Assoc Prof Kevin Thomas, head of the Department of Psychology, and Dr Memory Muturiki, director of Student Wellness at UCT, give their take on how best to navigate the 'new normal' of working from home.
Laughter and tears became one as the University of Cape Town (UCT) celebrated the life of the late, great Professor Harry Garuba on Friday, 6 March. Family, faculty, students and staff came together at the Centre for African Studies Gallery to remember and honour the 'lion of Africa'.
A memorial for the late Professor Garuba was hosted jointly by the Faculty of Humanities; School of African and Gender Studies, Anthropology and Linguistics; Centre for African Studies, and the Department of English Language & Literature, on Friday, 6 March. Lehlohonolo Shale was among those who read a poem in his honour.
As the largest faculty on campus, the Faculty of Humanities is home to more than 6000 Undergraduate and Postgraduate students annually. Currently 43 countries are represented in our student body. We attract students and academics from across the globe which means exposure to a rich diversity of knowledge, experience and best practice.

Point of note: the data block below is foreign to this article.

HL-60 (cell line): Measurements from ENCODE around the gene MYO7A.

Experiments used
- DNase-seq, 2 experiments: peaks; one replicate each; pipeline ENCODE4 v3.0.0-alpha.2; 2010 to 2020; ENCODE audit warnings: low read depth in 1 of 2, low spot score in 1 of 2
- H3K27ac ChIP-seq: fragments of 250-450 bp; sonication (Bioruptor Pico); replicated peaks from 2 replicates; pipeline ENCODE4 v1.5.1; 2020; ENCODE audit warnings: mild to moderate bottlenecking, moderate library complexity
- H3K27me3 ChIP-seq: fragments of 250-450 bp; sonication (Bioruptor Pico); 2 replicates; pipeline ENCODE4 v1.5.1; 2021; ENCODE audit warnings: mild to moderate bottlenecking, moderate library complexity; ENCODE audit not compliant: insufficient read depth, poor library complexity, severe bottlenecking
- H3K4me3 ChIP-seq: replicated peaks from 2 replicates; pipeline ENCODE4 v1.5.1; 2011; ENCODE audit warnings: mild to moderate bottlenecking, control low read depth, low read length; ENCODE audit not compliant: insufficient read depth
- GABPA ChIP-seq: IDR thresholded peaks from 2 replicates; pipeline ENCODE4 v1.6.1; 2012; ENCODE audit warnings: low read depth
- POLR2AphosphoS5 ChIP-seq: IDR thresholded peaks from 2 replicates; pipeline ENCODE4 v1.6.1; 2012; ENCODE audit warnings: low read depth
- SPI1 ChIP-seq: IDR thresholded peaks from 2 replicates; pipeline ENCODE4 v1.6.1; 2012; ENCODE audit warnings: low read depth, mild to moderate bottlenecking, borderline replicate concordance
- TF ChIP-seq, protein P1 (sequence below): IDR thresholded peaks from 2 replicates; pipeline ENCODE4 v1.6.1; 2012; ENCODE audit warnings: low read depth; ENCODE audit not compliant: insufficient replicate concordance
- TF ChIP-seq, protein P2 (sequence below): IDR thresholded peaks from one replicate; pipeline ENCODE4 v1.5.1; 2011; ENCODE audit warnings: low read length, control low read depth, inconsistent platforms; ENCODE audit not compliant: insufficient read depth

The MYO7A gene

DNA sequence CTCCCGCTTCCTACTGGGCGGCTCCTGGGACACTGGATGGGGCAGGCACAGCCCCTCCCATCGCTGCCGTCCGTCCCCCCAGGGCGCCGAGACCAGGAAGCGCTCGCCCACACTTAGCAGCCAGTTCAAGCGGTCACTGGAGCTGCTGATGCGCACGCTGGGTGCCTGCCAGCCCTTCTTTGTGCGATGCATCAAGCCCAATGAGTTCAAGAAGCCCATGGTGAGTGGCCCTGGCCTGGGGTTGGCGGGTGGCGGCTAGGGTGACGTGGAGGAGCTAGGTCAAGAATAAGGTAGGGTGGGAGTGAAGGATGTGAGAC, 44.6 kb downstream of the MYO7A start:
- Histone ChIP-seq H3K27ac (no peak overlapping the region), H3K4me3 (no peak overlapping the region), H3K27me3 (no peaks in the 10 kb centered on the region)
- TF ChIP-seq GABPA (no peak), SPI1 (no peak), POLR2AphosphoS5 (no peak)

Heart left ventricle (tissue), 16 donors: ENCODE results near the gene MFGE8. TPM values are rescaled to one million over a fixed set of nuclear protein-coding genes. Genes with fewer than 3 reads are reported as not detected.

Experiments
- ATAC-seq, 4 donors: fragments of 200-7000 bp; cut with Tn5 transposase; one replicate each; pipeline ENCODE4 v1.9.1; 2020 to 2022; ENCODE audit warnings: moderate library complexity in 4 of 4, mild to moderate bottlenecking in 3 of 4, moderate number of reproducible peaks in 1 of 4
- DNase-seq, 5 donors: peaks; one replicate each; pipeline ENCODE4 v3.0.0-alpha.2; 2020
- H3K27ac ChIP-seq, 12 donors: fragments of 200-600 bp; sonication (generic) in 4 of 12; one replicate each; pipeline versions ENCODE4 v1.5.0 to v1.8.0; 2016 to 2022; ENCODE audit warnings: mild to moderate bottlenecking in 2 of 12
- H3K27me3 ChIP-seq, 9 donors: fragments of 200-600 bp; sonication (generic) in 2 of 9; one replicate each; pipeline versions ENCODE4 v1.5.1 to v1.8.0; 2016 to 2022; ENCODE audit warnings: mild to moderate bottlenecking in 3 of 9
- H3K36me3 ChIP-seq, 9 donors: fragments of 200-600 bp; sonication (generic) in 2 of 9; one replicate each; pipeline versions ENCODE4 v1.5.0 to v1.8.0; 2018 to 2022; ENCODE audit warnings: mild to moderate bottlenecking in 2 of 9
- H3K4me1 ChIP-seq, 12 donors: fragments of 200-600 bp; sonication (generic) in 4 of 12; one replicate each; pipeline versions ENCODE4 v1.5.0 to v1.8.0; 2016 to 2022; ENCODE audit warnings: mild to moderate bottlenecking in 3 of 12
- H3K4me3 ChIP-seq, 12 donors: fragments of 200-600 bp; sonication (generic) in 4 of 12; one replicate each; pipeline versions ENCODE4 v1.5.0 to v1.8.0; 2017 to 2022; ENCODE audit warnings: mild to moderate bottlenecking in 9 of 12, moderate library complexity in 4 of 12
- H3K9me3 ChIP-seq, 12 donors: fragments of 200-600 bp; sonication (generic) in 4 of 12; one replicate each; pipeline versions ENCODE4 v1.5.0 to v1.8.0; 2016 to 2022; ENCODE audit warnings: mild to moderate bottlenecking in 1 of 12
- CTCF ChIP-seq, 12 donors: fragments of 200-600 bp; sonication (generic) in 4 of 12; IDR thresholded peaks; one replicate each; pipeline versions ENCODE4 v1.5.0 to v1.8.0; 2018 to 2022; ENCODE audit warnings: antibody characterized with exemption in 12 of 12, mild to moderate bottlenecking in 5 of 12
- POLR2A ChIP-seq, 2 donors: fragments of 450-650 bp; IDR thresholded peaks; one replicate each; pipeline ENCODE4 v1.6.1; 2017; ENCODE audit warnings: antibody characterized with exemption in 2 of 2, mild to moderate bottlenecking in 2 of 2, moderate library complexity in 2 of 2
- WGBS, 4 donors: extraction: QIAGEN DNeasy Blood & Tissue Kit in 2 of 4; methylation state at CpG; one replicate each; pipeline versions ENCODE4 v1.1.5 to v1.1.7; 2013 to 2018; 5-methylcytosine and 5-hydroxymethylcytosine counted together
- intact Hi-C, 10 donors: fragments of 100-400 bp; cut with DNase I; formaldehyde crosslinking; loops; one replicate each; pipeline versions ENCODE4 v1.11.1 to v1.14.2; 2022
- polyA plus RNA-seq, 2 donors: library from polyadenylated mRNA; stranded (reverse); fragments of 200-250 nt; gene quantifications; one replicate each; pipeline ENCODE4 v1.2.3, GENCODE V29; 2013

Research and Teaching
UCT Faculty of Humanities has a reputation for demanding excellence from our staff and students. We are home to some of South Africa's most celebrated intellectuals, including: award-winning composers and singers; renowned artistic directors and literary critics; world famous novelists and poets; national policy makers and advisors to government; sought-after economists; and highly respected social science researchers.
We produce exceptional young people who possess imagination, insight, mental agility and analytical skills. As a result of these attributes, our graduates are highly sought after both locally and abroad. Most of our students advance to postgraduate study which further enhances their skills and employment opportunities. A Humanities qualification prepares you for a multitude of career paths in the public sector, corporate workplace and in academia.
In the Humanities, we teach our students to be analytical, to question, to engage in ‘out of the box’ thinking, to ask the difficult questions and to use their imagination in solving real world problems. If this sounds exciting, then you will definitely thrive in this environment and you will enjoy your time with us. Harry Garuba Dean of Humanities